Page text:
16. wjohna

    wjohna New Member

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    Sep 24, 2003
    Mine is dying after 1 week in service. See Western Digital's support site--search for "My DVR Expander" and it provides the codes needed to put your Tivo into test mode. My internal Tivo drive passes, but the expander is failing right away. Stuttering video, particularly bad with HD recordings. Causes Tivo to crash.
     
  17. bizzy

    bizzy New Member

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    Jan 20, 2004
    San...
    Good thing this device was 'specially qualified' for use with the Tivo. I'm always glad to pay a premium for additional quality and reliability!
     
  18. mchief

    mchief Morey

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    Sep 10, 2005
    Alexandria, VA
     
  19. edrock200

    edrock200 New Member

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    Feb 7, 2002
    Northern...
    I don't necessarily disagree with you however this drive obviously won't be moving much. I doubt many of these expander drives will as Tivo's aren't exactly portable. I know I could hack the Tivo with my own drives (There may be another 3rd party "plug and play" device, but I haven't researched it.) I use to hack my tivos religiously, series 1, DTivo, then HDTivo's. I did the works, drive expansion, TivoWeb, MRV (for DTivo) etc. I just don't have the time to keep up with it anymore which is why I opted for the drive expansion.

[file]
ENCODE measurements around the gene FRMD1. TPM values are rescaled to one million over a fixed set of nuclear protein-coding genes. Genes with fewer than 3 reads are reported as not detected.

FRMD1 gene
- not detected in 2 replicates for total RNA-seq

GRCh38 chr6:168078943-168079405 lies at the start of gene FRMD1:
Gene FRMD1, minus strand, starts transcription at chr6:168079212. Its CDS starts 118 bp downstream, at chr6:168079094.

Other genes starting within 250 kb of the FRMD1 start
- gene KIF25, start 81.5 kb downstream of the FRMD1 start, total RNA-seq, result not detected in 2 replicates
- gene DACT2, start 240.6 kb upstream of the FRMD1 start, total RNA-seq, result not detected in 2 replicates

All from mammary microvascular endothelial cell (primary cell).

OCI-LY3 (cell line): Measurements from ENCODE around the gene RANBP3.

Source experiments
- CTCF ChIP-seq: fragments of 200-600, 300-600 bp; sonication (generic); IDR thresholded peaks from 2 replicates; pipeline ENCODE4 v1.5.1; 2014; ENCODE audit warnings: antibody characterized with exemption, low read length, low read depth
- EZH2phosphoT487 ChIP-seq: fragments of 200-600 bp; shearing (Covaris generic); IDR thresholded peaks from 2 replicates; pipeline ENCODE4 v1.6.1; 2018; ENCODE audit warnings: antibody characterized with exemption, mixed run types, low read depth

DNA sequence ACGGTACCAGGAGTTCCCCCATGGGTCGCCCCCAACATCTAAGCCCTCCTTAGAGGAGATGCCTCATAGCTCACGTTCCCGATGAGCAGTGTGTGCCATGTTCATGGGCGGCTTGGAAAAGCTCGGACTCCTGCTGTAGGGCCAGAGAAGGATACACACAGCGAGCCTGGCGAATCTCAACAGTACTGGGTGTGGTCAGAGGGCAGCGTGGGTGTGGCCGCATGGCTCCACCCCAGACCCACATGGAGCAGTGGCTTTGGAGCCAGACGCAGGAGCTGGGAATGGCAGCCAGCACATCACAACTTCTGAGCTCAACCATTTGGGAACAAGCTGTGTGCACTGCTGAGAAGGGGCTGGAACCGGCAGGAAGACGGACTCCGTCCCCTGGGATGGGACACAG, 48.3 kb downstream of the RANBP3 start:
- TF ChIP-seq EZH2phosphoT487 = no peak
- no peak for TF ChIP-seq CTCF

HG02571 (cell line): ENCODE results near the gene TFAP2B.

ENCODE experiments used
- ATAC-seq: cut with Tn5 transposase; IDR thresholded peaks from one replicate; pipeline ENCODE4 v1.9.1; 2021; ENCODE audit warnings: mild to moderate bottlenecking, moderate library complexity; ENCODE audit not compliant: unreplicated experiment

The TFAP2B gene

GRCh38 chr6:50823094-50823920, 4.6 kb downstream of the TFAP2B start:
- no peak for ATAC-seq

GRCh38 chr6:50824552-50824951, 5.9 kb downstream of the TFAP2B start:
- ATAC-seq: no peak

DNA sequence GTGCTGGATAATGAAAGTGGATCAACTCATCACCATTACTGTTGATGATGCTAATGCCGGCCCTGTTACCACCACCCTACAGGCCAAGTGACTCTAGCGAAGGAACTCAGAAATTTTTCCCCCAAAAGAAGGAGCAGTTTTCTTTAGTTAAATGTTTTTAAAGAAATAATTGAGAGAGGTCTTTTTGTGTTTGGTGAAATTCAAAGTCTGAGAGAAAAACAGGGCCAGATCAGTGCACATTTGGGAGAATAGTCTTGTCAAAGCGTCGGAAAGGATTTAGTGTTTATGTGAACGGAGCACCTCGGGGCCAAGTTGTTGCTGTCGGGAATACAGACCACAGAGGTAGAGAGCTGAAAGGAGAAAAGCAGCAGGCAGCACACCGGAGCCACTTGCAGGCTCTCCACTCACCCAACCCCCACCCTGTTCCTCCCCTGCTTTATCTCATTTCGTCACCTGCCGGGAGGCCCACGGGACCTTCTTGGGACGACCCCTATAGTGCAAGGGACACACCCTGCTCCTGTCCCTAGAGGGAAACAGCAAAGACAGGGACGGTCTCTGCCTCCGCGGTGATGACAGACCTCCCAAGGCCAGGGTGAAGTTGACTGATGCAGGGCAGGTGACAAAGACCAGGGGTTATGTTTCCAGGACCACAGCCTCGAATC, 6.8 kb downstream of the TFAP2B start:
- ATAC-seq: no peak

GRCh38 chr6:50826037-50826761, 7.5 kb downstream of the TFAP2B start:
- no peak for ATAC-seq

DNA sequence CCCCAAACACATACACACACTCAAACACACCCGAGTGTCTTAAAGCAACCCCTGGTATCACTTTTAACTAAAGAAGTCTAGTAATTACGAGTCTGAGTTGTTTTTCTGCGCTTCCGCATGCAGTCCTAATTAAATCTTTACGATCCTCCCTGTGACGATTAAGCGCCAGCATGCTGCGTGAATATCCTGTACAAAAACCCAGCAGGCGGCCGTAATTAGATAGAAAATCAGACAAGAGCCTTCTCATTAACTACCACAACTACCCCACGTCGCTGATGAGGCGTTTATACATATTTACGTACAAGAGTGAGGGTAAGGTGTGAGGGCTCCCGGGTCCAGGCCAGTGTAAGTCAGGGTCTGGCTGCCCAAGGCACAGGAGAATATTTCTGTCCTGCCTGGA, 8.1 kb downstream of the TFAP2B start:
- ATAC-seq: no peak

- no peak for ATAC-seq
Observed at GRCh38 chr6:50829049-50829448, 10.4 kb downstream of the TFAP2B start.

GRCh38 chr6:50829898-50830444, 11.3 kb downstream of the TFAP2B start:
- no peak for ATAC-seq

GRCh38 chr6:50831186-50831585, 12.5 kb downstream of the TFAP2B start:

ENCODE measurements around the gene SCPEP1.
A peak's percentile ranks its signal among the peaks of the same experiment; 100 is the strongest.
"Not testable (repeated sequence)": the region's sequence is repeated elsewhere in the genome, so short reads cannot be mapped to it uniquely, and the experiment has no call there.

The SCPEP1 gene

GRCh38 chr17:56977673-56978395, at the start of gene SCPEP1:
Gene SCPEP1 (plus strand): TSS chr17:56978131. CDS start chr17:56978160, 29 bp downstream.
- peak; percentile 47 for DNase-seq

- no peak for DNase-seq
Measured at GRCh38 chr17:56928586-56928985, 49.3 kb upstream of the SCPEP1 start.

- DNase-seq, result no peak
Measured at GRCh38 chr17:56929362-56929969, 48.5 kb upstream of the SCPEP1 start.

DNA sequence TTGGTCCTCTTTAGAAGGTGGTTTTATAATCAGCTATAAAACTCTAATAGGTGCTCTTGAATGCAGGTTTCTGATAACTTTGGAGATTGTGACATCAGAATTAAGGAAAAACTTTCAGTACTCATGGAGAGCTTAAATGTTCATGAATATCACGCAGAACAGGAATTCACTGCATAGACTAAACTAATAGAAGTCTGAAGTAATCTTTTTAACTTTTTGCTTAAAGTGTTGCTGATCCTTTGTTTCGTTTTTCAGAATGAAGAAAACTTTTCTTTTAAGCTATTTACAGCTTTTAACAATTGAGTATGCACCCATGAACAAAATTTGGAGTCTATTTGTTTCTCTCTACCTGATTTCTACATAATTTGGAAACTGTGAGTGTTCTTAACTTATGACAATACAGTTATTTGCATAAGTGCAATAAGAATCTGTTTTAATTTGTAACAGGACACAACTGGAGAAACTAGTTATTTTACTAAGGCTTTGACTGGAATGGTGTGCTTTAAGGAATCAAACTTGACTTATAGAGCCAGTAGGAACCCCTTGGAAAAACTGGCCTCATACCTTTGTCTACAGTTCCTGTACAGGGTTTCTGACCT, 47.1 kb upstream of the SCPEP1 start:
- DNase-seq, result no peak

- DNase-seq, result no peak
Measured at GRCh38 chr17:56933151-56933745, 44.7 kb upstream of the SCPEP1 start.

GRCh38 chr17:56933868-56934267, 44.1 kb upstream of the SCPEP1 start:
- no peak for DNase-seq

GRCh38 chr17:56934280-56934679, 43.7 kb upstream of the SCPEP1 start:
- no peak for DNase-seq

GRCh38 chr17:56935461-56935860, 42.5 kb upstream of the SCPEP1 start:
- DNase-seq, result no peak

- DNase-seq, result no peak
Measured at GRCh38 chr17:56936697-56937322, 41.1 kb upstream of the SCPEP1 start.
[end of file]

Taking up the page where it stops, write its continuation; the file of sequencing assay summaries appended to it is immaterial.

However, seeing as my external PC WD USB drive just failed for the second time in one year (at least its still under warranty) it doesn't give me warm fuzzies about this drive.

    On the plus side, Tivo seems to recover from disconnects well. I was trying to pull an unused lan cable from the back of my cabinet yesterday and accidently disconnected the ESATA port. The Tivo rebooted and I didn't notice until later. I plugged the drive back in and rebooted the Tivo and all was fine.

    On another side note, I hope Tivo incorporates a power plug on the Tivo for the external drive expansion option in the next series to minimize power plugs.
     
  20. bicker

    bicker bUU

    10,671
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    Nov 9, 2003
    Florida
    It is unreasonable to expect perfection in an imperfect world.